Cheri Zagurski and Emily Garnett reported yesterday at DTN (link requires subscription) that, “The nation’s corn crop was 4% harvested as of Sept. 15, according to USDA’s latest weekly Crop Progress report. That compares to a five-year average of 10%…Crop condition worsened slightly with one percentage point moving out of the good category and into the very poor category.”

Soybean condition worsened with 18% of the crop rated very poor to poor compared to 16% last week,” the DTN article said.

Emily Garnett reported late last week at DTN (link requires subscription) that, “From the Deep South to the West Coast, cotton acres have contracted sharply in the past decade. While the top-producing states of Georgia and Texas have maintained their acreages, planted acres in Arkansas declined 69%; California, 60%; Louisiana, 75%; Mississippi, 73%; Tennessee, 55%; and Alabama 27%. Most of those states posted record or near-record lows in 2013.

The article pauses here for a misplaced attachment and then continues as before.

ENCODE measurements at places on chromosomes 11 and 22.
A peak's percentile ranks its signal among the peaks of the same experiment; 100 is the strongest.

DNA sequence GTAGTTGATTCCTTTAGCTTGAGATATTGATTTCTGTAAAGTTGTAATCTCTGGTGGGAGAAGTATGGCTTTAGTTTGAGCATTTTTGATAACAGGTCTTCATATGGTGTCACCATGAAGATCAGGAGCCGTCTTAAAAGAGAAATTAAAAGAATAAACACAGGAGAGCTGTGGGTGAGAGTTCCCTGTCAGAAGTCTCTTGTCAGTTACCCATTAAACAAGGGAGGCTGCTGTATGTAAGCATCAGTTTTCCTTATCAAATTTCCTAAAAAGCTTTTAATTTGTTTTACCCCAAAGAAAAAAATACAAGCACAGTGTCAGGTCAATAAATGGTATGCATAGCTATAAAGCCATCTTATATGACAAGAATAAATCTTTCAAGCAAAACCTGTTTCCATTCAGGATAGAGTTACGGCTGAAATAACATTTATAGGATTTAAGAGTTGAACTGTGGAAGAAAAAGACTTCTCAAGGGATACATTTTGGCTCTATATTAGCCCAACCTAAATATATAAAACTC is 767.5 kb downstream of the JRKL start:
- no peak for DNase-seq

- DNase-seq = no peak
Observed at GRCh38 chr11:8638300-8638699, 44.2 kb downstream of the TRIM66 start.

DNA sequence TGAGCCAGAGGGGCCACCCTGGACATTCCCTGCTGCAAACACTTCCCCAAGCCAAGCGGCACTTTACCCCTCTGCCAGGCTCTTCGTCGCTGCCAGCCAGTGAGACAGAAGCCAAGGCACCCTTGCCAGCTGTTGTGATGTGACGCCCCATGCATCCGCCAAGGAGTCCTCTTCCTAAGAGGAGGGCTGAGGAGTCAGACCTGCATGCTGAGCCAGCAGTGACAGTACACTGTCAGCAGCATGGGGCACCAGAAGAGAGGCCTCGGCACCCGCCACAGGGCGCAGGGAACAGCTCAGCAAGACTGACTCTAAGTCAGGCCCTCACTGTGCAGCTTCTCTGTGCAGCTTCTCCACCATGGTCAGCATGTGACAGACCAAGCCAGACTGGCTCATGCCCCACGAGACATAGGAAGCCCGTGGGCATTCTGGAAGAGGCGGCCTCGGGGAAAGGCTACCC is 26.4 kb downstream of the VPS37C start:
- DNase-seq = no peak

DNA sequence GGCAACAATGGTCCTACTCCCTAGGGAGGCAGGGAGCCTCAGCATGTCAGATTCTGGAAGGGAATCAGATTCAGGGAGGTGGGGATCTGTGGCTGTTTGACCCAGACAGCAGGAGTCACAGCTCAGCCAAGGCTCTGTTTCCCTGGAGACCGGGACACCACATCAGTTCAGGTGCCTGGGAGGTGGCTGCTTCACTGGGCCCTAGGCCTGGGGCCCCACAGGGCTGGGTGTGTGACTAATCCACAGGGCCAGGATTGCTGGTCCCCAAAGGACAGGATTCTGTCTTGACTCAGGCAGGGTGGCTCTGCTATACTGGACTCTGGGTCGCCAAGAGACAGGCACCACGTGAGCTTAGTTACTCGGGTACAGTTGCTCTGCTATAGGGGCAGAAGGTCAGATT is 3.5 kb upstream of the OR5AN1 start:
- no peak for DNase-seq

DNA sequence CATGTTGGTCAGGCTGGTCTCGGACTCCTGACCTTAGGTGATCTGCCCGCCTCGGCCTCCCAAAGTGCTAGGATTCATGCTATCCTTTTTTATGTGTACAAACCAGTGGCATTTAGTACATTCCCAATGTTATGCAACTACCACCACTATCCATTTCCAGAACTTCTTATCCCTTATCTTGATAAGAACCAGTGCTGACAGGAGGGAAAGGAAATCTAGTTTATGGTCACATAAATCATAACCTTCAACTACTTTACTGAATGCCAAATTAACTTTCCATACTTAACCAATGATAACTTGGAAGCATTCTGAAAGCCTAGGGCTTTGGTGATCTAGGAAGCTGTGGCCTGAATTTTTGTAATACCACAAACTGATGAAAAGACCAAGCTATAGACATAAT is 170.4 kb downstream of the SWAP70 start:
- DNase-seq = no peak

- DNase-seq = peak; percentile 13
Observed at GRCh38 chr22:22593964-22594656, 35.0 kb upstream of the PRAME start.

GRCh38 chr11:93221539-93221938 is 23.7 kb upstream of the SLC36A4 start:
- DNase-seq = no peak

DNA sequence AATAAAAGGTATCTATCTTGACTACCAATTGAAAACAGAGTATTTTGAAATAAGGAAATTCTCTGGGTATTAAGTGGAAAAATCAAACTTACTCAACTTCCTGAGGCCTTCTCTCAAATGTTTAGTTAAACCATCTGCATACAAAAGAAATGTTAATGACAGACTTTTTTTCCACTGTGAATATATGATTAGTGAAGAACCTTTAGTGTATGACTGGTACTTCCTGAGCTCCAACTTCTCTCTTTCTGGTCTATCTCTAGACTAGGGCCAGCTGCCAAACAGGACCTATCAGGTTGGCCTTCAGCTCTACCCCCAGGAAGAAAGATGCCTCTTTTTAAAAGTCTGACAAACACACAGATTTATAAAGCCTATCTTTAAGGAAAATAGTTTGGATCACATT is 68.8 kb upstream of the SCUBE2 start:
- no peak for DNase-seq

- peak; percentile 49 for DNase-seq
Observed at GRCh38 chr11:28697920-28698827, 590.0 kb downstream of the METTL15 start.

“National acres vacillated between 13 million and 16 million for much of the 1990s and early 2000s, before dropping to 9.2 million in 2009. After a brief recovery in 2011 and 2012, they have slipped back to 10.3 million for 2013.

“Now, low market prices, uncertain global demand, agronomic challenges and towering equipment costs have some questioning cotton’s return.”

The article noted that, “Much of the textile industry has moved overseas where labor is cheap, plentiful and, in some countries like China, subsidized, said Gary Adams, the vice president of economic analysis for the National Cotton Council.